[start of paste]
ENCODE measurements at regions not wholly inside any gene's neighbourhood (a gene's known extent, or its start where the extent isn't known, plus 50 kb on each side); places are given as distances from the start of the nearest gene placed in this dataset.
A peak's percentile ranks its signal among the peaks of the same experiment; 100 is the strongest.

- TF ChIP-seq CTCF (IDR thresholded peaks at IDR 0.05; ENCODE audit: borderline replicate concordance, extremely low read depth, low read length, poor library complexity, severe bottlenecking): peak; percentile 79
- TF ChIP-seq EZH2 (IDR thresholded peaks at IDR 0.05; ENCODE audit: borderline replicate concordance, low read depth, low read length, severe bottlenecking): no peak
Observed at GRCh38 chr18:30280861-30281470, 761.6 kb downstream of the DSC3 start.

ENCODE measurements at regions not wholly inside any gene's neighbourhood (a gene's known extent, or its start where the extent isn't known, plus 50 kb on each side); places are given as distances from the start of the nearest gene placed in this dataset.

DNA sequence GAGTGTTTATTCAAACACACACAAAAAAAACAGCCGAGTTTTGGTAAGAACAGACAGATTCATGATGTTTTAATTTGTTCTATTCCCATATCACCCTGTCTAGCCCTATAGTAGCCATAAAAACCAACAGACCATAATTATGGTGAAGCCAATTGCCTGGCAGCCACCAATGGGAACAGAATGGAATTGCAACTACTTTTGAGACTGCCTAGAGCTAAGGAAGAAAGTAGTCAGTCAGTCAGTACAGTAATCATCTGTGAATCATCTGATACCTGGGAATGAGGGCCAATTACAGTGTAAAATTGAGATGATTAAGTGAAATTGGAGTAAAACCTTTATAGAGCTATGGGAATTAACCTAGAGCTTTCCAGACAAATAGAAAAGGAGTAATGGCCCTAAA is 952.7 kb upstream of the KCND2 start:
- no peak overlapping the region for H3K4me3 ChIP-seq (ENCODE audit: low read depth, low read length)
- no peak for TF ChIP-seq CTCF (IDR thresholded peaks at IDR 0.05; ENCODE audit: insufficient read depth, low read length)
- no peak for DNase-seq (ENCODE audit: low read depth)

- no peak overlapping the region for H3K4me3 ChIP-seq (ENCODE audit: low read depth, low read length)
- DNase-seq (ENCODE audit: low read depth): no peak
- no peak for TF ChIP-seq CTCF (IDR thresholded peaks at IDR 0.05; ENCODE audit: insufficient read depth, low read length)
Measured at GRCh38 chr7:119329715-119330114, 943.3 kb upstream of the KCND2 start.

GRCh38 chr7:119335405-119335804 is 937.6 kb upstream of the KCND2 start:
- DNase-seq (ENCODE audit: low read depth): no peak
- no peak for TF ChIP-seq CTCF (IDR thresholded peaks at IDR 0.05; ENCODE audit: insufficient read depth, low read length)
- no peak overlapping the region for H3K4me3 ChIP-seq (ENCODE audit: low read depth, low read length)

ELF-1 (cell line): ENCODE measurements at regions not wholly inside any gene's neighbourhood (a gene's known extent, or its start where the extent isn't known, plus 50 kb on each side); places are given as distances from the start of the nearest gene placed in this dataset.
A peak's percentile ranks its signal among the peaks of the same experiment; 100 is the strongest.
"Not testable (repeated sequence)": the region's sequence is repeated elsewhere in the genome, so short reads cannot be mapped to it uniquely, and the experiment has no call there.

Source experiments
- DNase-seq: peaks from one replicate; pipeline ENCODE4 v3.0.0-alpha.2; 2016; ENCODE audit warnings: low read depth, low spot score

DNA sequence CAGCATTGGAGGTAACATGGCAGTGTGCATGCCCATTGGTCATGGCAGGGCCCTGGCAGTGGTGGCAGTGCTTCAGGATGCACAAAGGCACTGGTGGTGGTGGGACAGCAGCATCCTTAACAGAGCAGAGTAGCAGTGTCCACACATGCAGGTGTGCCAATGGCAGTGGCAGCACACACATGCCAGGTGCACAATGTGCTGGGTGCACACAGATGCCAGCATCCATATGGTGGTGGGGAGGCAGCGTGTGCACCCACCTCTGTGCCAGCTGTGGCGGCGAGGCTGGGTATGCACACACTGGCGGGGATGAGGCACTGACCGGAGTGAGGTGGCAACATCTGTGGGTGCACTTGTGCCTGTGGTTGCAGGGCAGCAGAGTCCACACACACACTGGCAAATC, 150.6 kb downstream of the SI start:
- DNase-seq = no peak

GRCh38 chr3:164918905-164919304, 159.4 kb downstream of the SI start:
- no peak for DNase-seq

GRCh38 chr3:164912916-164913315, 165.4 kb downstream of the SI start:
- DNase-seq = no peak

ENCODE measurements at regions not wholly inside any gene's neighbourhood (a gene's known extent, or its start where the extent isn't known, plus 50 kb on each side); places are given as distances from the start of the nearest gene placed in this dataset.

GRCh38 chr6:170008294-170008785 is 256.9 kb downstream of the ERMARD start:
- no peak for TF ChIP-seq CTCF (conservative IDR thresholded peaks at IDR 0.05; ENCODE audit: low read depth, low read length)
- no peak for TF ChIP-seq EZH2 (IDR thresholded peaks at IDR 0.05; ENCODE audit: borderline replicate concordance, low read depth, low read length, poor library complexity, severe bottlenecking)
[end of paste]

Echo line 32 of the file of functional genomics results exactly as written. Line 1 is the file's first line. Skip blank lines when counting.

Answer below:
- no peak for TF ChIP-seq CTCF (conservative IDR thresholded peaks at IDR 0.05; ENCODE audit: low read depth, low read length)